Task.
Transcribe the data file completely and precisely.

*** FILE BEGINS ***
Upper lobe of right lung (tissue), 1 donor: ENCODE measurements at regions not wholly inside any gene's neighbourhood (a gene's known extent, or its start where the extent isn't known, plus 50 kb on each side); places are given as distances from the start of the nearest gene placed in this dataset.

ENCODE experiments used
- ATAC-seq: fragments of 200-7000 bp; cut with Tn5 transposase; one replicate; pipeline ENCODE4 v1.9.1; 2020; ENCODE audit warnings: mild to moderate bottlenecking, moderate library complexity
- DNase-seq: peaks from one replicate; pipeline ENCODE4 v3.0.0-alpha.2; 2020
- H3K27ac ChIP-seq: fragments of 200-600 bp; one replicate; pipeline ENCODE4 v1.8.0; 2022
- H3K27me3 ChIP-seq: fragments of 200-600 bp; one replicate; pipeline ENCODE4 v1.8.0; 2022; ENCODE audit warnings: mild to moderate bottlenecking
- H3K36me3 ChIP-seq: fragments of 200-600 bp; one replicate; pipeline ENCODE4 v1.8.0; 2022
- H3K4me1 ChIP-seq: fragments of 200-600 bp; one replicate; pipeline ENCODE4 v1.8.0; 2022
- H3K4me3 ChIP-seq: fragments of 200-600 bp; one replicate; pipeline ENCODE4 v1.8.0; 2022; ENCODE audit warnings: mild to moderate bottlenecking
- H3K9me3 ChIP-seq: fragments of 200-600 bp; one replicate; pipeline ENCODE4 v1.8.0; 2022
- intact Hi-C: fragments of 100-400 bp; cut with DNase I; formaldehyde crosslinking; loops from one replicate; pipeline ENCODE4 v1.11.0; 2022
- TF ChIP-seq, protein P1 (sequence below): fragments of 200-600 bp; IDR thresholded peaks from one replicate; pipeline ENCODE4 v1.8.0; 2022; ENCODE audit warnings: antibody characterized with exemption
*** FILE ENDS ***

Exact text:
Upper lobe of right lung (tissue), 1 donor: ENCODE measurements at regions not wholly inside any gene's neighbourhood (a gene's known extent, or its start where the extent isn't known, plus 50 kb on each side); places are given as distances from the start of the nearest gene placed in this dataset.

ENCODE experiments used
- ATAC-seq: fragments of 200-7000 bp; cut with Tn5 transposase; one replicate; pipeline ENCODE4 v1.9.1; 2020; ENCODE audit warnings: mild to moderate bottlenecking, moderate library complexity
- DNase-seq: peaks from one replicate; pipeline ENCODE4 v3.0.0-alpha.2; 2020
- H3K27ac ChIP-seq: fragments of 200-600 bp; one replicate; pipeline ENCODE4 v1.8.0; 2022
- H3K27me3 ChIP-seq: fragments of 200-600 bp; one replicate; pipeline ENCODE4 v1.8.0; 2022; ENCODE audit warnings: mild to moderate bottlenecking
- H3K36me3 ChIP-seq: fragments of 200-600 bp; one replicate; pipeline ENCODE4 v1.8.0; 2022
- H3K4me1 ChIP-seq: fragments of 200-600 bp; one replicate; pipeline ENCODE4 v1.8.0; 2022
- H3K4me3 ChIP-seq: fragments of 200-600 bp; one replicate; pipeline ENCODE4 v1.8.0; 2022; ENCODE audit warnings: mild to moderate bottlenecking
- H3K9me3 ChIP-seq: fragments of 200-600 bp; one replicate; pipeline ENCODE4 v1.8.0; 2022
- intact Hi-C: fragments of 100-400 bp; cut with DNase I; formaldehyde crosslinking; loops from one replicate; pipeline ENCODE4 v1.11.0; 2022
- TF ChIP-seq, protein P1 (sequence below): fragments of 200-600 bp; IDR thresholded peaks from one replicate; pipeline ENCODE4 v1.8.0; 2022; ENCODE audit warnings: antibody characterized with exemption